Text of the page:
The Email Mistake

Do you believe computer software that says "delivery completed" a few seconds after you click on the "send" button? If you do, you have made a classic email mistake. Your computer might think it was "sent" but that's not a real question. The real question is whether the email was received.

Let's review the rules from two levels: First, there are appeal rules from the Office of Appeal and Appeals Committee ("OHA"), which determine appeals against objections in size. Secondly, the objection states the rules of the Government Debt Area ("GAO") that determines most objections:

OHA: (a) Application and Services Process. E-mail, mail, delivery and faxes are all permitted unless the judge adds otherwise …

Here's what happens when you can not confirm the receipt of the forum on your email. Supplies, now, SBA no. Siz-5655, 2015 WL 2149481 (April 20, 2015), Supplies was now attempting to make a decision that they believed it was incorrect (it would have been rejected as premature because it was filed more than five business days after notification has been granted). Supplies Now received the decision on 3 February 2015. On February 18, 2015, Supplies now delivered its appeal via email and received confirmation from their mailbox account that said "Delivery to recipients or groups has been completed, but no delivery notification was sent by the decision server. [OHA’s email address is listed among those in the acknowledgement]. "After about six weeks, and nothing heard from OHA, Supplies now offered OHA and it was advised that the appeal had not been received. Supplies now resubmitted their appeal on April 9, 2015.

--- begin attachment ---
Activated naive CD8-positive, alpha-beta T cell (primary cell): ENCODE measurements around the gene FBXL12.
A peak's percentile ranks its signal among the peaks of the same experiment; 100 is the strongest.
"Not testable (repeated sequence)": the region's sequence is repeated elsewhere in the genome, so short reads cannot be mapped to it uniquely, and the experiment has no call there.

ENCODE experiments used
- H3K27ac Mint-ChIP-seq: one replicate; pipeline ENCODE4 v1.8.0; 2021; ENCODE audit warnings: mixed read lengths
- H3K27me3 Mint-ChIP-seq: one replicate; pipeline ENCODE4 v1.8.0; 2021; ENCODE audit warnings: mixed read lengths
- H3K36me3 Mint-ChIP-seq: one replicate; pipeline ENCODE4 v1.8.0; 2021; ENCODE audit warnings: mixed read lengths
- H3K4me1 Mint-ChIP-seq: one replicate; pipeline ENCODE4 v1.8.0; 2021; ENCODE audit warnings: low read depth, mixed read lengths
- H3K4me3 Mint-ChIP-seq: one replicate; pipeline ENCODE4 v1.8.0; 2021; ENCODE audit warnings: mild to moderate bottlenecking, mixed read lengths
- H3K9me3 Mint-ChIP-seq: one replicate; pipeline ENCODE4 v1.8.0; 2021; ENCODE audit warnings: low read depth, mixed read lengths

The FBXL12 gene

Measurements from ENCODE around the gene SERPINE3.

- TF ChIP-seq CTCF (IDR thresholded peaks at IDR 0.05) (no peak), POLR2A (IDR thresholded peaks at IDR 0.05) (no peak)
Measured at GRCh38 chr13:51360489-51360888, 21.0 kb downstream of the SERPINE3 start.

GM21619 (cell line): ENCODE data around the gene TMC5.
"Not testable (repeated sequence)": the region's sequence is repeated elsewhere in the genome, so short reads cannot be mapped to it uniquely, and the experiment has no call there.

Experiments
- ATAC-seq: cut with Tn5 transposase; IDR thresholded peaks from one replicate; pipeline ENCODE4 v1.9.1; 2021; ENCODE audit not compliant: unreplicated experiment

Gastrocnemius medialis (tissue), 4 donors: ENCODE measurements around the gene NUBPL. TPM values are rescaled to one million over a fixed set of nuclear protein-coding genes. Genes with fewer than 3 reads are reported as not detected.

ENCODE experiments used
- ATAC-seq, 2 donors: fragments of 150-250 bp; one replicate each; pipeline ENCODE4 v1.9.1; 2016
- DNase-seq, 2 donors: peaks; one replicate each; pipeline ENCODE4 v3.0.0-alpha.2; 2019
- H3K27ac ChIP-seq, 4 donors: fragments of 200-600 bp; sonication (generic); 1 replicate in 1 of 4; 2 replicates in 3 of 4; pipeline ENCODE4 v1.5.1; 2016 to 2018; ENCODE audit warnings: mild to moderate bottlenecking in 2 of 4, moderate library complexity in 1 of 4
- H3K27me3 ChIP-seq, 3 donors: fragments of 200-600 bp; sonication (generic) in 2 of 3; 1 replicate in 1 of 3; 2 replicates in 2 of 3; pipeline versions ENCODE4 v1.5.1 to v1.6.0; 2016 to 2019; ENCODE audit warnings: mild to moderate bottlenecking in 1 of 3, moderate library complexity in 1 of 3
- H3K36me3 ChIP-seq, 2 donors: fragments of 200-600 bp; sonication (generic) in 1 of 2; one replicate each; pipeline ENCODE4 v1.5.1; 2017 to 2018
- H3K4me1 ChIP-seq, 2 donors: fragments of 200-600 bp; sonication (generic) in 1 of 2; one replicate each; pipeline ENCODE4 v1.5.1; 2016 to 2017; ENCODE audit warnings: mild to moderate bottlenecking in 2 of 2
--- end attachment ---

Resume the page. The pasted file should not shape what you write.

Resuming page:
By rejecting the appeal as premature, OHA examined that according to 13 C.F.R. § 134.304 (a), the appeal period shall be filed with OHA within 15 days of receipt of size measurements, and Supplies have not done so, as no delivery has been received within 15 days. "[H] chosen to file an appeal by email, the appellant was responsible for the successful completion of the email to OHA. The appellant may in any event be relied upon solely on confirmation from the email system, in particular, provided that the appellant did not respond to time of several weeks from OHA or other intended recipients of the appeal. "

Note that GAO's rules (set forth above) emphasize that a document is not filed until it is taken by GAO, including email.

The guide is simple – if you send something to OHA or GAO, always confirm by telephone that it has been received. Do not trust computerized confirmation or even "retrieve" sent by email. Call the discussion, get the name and phone number of the person in GAO or OHA, and make sure all pages have been received. Federal officials are unlikely to deny receipt by mistake when they have specifically acknowledged it.

Copyright 2017 Richard D. Lieberman

Source by Richard D Lieberman

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